Superior Reads


It’s rare that an author invites us to enter the sacristy of her mind as unapologetically as Abigail Thomas. After two short story collections, one novel, and four works of nonfiction, including the memoirs Safekeeping: A Three Dog life; What Comes Next and How to Like It; and Thinking About Memoir, Thomas has primed us to embrace her unconventional, quirky, and irreverent lifestyle.

Thomas’s newest memoir, Still Life at Eighty; The Next Interesting Thing, is a fresh take on what it means to age in a society that embraces youth. For Abigail Thomas, eighty is letting go – not of life, but of all the expectations with which life burdens us. Throwing out her makeup, taking a nap in the middle of the day, and not feeling guilty about something or everything, Thomas has eighty down. Even during a pandemic. Even at her annual check up when her doctor asks her to count backward by sevens. Even when her beloved dog dies. And despite youthfulness that smacks her in the face – she’s relieved, she writes, when she sees a young woman on the street with her whole life in front of her – relieved because her first thought is thank God that isn’t me.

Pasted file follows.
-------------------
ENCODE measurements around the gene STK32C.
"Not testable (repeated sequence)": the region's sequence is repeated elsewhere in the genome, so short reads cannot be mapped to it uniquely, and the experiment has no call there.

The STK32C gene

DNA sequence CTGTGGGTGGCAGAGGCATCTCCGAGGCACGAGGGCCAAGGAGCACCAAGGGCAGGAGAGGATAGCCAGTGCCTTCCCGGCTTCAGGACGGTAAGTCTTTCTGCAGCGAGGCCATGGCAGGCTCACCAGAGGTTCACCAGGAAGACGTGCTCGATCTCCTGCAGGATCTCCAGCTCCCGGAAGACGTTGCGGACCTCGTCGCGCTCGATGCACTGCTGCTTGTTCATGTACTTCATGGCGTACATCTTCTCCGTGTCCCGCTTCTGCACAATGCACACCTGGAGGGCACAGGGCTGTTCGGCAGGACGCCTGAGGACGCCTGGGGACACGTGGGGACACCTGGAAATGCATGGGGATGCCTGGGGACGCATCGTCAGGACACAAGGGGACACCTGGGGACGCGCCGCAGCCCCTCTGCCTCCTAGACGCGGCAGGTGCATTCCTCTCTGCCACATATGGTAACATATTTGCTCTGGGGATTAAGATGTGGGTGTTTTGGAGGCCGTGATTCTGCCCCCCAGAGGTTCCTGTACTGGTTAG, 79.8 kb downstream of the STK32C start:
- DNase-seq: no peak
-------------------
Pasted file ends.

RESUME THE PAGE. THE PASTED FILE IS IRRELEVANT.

Thomas muses about small things. The pandemic has forced her indoors, away from people. She focuses on a one-winged wasp, the squirrels burying the carrots she threw out for them yesterday, she learns how to spatchcock a chicken and spatchcocks chicken three days in a row, never eating the chicken, but delights to learn the root of the term from her American Heritage Dictionary of Indo-European Roots, where she also learns the root for death – she thinks it means to flow – but then she realizes she is looking at the wrong reference, dead is dead, she says.

On her eightieth birthday, Thomas gets a tattoo. For her sixtieth birthday, she had a salamander tattooed on her right arm, so this one will go on her left, just the initials FTS, because the salamander hurt too much. Because we’re on the radio, I’ll leave the interpretation up to your imagination. Just know, that it’s trademark Abigail Thomas – irreverent, outrageous, unexpected.  So not eighty.

This is a collection of flash memoir – some chapters are a mere paragraph, others three pages long; the threads of a life all woven together with Thomas’s wit and wisdom. You won’t find the secret of life buried here among the sentences and paragraphs, what you will find, however, will be transparency and authenticity – you’ll find a woman who has come to terms with being referred to as elderly  … because, frankly, Abigail Thomas’s eighty is nothing you’ve experienced before.

This is Lin Salisbury with Superior Reviews. Listen to my author interviews on the fourth Thursday of the month at 7:00 pm on Superior Reads on WTIP, 90.7 Grand Marais, or on the web at

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